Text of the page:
Inspired by classic horror-survival games, Tormented Souls aims to bring a similar vibe to current players. Did it succeed? In a sense it did. However, I found the overall story to be a bit lacking.
I was provided with a free Steam review code of Tormented Souls. The opinions I have shared are my own.
Tormented Souls doesn’t hide from the fact that it has been inspired by titles of old. While playing this game, you will remember the earlier Resident Evil and Silent Hill installments as you move around a creepy establishment. The protagonist, Caroline Walker, moves around via tank controls. The camera is fixed. And there are a whole lot of puzzles to solve while you try to survive mutated beings that are out to kill you. It might not be perfect but for classic RE fans, it will scratch the itch the newer RE installments haven’t been able to.
Set in Canada, the premise is simple enough. Caroline Walker gets a mysterious letter that has a picture of two young girls. You can tell Caroline’s connected to the girls somehow because she gets a headache when she looks at the picture. Anyway, for some reason, Caroline decides to figure out what happened to the girls and makes her way to an old mansion that functions as a creepy hospital.
Now, I’m not against Caroline snooping around. However, getting a bit more context would have helped the narrative. Is Caroline an investigator looking for the next big scoop? Is the letter from an old friend who needs her help? What is going on with her outfit?
I would have preferred the writing team to explain Caroline’s actions better. According to the game, after getting the letter, she’s been having horrific dreams involving the girls. Caroline just can’t get them out of her head. That’s why she decided to visit the Wildberger Hospital two weeks after receiving the letter.
Ummm. Maybe go to therapy instead? Also, who dresses like that?
Talking about the RE titles, while not featuring the most well-written stories, at least, the writers added some emotion to the premise. In Resident Evil 2, Claire Redfield came to Raccoon City looking for her missing brother and got stuck in the unexpected zombie outbreak. Seeing Caroline drive up to the mysterious hospital, on her own, at night, made me roll my eyes.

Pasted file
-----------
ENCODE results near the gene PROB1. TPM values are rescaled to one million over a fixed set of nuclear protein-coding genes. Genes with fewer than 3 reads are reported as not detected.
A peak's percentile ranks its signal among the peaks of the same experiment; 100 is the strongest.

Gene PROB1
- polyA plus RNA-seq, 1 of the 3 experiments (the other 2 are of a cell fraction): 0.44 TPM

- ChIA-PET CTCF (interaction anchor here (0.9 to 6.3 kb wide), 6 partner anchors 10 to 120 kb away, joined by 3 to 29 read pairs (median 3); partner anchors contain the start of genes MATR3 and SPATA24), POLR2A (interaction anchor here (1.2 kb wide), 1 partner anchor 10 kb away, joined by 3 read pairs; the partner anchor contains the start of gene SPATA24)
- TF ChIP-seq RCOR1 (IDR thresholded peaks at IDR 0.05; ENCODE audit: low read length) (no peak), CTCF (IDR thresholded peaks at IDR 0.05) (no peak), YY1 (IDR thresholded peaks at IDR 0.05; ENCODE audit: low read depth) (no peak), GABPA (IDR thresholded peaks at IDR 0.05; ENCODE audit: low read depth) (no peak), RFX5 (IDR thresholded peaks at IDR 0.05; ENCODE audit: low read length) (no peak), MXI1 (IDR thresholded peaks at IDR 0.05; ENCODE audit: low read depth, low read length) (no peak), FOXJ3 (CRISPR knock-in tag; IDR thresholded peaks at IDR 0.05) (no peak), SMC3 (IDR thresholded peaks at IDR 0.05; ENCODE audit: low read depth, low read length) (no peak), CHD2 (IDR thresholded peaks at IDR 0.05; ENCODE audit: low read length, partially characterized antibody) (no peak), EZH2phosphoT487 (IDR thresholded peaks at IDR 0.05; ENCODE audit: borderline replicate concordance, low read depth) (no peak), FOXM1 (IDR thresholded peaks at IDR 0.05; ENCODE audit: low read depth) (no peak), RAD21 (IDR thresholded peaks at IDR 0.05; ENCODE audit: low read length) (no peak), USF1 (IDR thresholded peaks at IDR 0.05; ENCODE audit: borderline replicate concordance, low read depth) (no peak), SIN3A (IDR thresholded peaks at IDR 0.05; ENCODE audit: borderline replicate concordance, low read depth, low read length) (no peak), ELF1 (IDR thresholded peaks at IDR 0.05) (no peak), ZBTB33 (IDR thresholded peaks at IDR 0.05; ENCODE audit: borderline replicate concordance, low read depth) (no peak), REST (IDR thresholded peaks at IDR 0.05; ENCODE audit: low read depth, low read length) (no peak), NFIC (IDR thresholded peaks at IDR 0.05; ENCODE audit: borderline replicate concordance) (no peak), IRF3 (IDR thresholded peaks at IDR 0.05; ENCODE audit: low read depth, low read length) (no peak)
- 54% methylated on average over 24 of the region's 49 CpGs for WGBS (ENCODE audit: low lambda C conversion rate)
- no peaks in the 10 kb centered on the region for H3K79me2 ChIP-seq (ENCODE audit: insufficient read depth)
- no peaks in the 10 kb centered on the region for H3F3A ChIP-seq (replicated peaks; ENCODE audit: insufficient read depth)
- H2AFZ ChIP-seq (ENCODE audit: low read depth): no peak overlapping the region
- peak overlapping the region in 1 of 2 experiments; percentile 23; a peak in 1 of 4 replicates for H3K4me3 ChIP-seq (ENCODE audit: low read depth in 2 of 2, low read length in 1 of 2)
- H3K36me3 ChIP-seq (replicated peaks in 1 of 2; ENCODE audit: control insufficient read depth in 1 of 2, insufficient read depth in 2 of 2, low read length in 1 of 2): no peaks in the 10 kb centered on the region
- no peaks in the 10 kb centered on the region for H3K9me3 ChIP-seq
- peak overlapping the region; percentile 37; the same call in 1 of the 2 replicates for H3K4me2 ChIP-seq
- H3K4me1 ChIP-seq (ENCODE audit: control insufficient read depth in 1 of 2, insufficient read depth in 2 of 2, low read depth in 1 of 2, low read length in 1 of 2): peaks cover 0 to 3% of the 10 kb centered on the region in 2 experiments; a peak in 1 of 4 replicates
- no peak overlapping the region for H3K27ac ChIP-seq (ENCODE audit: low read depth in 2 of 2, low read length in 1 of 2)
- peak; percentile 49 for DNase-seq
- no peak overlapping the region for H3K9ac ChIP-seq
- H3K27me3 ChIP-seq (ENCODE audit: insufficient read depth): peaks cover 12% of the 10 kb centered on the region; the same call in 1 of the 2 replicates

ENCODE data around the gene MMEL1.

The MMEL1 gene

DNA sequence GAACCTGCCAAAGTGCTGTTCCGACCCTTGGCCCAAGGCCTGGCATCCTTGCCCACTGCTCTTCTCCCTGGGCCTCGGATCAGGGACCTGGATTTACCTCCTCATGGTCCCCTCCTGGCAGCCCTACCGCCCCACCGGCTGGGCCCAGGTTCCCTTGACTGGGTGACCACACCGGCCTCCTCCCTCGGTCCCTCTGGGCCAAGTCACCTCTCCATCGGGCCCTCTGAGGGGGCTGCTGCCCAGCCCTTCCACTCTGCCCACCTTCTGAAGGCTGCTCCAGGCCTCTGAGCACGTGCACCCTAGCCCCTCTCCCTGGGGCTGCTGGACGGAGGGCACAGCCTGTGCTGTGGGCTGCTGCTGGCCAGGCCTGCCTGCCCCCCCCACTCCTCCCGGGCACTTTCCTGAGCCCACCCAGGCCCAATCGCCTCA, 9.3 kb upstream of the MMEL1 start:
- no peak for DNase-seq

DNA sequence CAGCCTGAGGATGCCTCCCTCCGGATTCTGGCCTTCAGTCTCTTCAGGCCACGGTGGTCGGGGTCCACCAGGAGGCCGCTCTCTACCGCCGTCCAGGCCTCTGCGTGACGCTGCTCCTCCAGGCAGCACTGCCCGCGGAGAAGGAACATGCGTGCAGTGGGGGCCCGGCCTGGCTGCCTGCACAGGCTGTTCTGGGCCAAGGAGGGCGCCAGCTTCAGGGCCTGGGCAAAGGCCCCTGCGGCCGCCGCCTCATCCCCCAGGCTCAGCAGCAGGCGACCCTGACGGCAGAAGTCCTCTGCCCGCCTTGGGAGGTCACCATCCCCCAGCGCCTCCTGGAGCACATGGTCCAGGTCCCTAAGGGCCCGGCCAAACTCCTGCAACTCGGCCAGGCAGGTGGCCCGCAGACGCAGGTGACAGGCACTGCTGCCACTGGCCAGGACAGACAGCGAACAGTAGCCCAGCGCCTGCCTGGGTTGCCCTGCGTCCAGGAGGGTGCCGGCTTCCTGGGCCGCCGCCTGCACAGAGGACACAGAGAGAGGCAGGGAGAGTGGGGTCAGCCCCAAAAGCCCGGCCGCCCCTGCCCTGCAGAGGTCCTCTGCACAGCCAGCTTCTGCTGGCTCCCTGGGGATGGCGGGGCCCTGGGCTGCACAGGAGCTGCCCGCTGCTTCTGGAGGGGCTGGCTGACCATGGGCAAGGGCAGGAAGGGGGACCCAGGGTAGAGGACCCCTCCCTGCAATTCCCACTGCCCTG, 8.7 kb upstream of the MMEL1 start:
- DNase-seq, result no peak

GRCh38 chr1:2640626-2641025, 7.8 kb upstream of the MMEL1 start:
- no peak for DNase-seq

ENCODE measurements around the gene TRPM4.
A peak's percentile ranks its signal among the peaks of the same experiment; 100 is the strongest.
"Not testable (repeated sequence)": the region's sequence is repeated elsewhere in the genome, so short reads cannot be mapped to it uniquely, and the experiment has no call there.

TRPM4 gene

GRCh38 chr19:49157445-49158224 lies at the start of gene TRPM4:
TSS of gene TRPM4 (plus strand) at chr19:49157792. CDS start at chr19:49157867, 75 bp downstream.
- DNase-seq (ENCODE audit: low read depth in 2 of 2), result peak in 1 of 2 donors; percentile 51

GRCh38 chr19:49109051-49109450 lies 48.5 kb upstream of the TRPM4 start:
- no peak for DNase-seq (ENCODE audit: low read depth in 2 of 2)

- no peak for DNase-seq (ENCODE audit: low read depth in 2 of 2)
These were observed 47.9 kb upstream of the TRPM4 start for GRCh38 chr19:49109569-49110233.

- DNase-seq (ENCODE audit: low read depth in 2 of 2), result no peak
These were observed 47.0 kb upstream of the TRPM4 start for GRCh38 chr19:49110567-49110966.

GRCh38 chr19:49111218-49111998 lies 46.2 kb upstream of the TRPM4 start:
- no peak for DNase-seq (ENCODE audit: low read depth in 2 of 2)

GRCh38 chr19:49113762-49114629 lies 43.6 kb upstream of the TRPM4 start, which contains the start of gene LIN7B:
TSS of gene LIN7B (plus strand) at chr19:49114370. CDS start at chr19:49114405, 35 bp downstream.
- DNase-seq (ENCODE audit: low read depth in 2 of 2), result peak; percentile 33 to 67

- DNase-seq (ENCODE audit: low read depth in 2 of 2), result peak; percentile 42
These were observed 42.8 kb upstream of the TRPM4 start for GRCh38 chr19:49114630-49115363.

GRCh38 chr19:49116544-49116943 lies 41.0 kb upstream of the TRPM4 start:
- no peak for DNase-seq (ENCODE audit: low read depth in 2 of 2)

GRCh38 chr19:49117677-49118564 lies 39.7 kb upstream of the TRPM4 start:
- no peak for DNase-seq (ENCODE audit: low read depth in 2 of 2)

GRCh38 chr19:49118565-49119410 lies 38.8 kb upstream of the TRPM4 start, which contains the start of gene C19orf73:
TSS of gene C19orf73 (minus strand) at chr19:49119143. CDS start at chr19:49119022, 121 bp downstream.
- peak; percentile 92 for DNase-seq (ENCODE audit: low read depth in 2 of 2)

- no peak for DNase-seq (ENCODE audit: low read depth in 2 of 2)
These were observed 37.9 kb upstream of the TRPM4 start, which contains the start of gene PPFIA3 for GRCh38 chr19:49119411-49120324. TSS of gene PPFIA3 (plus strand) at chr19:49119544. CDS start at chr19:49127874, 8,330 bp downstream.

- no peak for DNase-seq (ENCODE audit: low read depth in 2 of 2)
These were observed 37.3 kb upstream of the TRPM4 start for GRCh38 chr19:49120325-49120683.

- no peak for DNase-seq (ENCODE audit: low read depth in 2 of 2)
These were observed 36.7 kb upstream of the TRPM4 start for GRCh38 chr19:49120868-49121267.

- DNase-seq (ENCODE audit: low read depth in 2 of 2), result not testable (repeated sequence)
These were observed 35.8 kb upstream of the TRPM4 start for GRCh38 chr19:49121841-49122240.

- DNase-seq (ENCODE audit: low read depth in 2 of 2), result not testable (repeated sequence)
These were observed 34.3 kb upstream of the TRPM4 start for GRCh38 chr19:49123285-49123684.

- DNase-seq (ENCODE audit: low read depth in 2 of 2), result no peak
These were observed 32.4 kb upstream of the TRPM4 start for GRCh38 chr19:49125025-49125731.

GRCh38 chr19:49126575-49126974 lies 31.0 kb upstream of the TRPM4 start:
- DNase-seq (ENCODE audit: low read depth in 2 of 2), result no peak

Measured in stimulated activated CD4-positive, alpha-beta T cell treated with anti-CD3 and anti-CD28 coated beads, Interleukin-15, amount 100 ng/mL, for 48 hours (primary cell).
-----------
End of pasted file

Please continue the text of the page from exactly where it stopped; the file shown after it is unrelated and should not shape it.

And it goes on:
Anyway, of course, things turned worse for Caroline. She’s hit behind the head by someone and wakes up in a bathtub with a tube in her mouth and the right side of her face bandaged up.
And this is where I need to warn you about the nudity involved in Tormented Souls. Now, I have nothing against nudity if it serves a narrative purpose. However, seeing Caroline’s entire naked body be shown as she got out of the tub, made no sense to me. I thought her captor had modified her body or something and that’s why her body was being displayed in such a manner. But nopes. Other than missing her right eyeball, there’s nothing else wrong with her.
Frankly, seeing Caroline naked like that felt exploitative. Caroline’s shown fully naked for approximately a minute. There’s also another nude moment (this time involving another character) right before the final boss battle. So, keep that in mind if you’re playing this game with family members around.
Once out of the tub and fully clothed, you get your first puzzle and thus begins Caroline’s journey to solve the mystery of the two missing girls and how she’s connected to what’s happening in the hospital. The story’s quite predictable. I’m actually surprised the writers didn’t come up with something different to try and misdirect the players.
To be fair, I did enjoy the time-traveling aspect of the narrative and how moments in the present can be changed depending on Caroline’s actions in the past. Regardless of the weak story, I do think that the time-traveling was handled well and the concept made sense.
There’s also a lot of religious imagery and text going around. One of the people Caroline meets in the hospital is an old priest. Indigenous tribes are also mentioned, which I think was a storyline that could have been explored further.
As I have already mentioned, with the tank controls, fixed camera angles, and lots of puzzle-solving, the gameplay is reminiscent of the Resident Evil and Silent Hill offerings. I will recommend that you consider playing this game with a controller. Using a keyboard and mouse, as I did, could frustrate you.
After recording my gameplay session (which you can view below), I switched to the controller, and that made things easier. I understand that certain people have trouble aiming their weapons when using a controller, but don’t worry. Caroline will aim at enemies herself. All you have to do is have her take aim and begin shooting. So playing with a controller shouldn’t be an issue.